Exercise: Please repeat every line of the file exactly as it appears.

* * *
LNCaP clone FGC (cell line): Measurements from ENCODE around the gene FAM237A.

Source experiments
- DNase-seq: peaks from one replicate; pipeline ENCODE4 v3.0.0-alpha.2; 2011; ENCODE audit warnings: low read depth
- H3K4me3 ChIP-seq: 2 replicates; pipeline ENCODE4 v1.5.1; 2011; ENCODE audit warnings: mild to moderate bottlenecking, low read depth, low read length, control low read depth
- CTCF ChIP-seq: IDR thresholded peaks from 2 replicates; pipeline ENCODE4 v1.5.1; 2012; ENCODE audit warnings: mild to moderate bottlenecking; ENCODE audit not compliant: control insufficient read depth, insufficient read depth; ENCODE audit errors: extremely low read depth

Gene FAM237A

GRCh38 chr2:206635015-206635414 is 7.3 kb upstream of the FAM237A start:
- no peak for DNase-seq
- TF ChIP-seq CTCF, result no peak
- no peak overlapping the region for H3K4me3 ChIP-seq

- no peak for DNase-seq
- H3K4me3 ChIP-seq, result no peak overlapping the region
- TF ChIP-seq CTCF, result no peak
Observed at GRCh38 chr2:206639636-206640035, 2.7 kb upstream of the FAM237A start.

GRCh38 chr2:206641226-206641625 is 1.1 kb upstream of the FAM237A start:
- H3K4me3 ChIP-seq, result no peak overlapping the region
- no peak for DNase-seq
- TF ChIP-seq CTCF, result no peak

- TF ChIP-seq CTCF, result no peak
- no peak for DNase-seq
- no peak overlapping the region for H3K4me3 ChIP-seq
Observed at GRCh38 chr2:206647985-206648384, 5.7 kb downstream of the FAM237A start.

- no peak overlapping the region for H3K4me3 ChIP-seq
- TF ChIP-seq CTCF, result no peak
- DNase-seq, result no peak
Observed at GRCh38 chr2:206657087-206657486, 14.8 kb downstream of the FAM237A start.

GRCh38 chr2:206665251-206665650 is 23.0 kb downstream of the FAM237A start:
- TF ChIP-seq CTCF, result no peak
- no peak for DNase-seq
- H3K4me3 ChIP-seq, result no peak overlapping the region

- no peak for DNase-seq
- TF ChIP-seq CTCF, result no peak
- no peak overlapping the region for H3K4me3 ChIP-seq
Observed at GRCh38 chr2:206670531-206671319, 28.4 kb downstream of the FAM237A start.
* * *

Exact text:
LNCaP clone FGC (cell line): Measurements from ENCODE around the gene FAM237A.

Source experiments
- DNase-seq: peaks from one replicate; pipeline ENCODE4 v3.0.0-alpha.2; 2011; ENCODE audit warnings: low read depth
- H3K4me3 ChIP-seq: 2 replicates; pipeline ENCODE4 v1.5.1; 2011; ENCODE audit warnings: mild to moderate bottlenecking, low read depth, low read length, control low read depth
- CTCF ChIP-seq: IDR thresholded peaks from 2 replicates; pipeline ENCODE4 v1.5.1; 2012; ENCODE audit warnings: mild to moderate bottlenecking; ENCODE audit not compliant: control insufficient read depth, insufficient read depth; ENCODE audit errors: extremely low read depth

Gene FAM237A

GRCh38 chr2:206635015-206635414 is 7.3 kb upstream of the FAM237A start:
- no peak for DNase-seq
- TF ChIP-seq CTCF, result no peak
- no peak overlapping the region for H3K4me3 ChIP-seq

- no peak for DNase-seq
- H3K4me3 ChIP-seq, result no peak overlapping the region
- TF ChIP-seq CTCF, result no peak
Observed at GRCh38 chr2:206639636-206640035, 2.7 kb upstream of the FAM237A start.

GRCh38 chr2:206641226-206641625 is 1.1 kb upstream of the FAM237A start:
- H3K4me3 ChIP-seq, result no peak overlapping the region
- no peak for DNase-seq
- TF ChIP-seq CTCF, result no peak

- TF ChIP-seq CTCF, result no peak
- no peak for DNase-seq
- no peak overlapping the region for H3K4me3 ChIP-seq
Observed at GRCh38 chr2:206647985-206648384, 5.7 kb downstream of the FAM237A start.

- no peak overlapping the region for H3K4me3 ChIP-seq
- TF ChIP-seq CTCF, result no peak
- DNase-seq, result no peak
Observed at GRCh38 chr2:206657087-206657486, 14.8 kb downstream of the FAM237A start.

GRCh38 chr2:206665251-206665650 is 23.0 kb downstream of the FAM237A start:
- TF ChIP-seq CTCF, result no peak
- no peak for DNase-seq
- H3K4me3 ChIP-seq, result no peak overlapping the region

- no peak for DNase-seq
- TF ChIP-seq CTCF, result no peak
- no peak overlapping the region for H3K4me3 ChIP-seq
Observed at GRCh38 chr2:206670531-206671319, 28.4 kb downstream of the FAM237A start.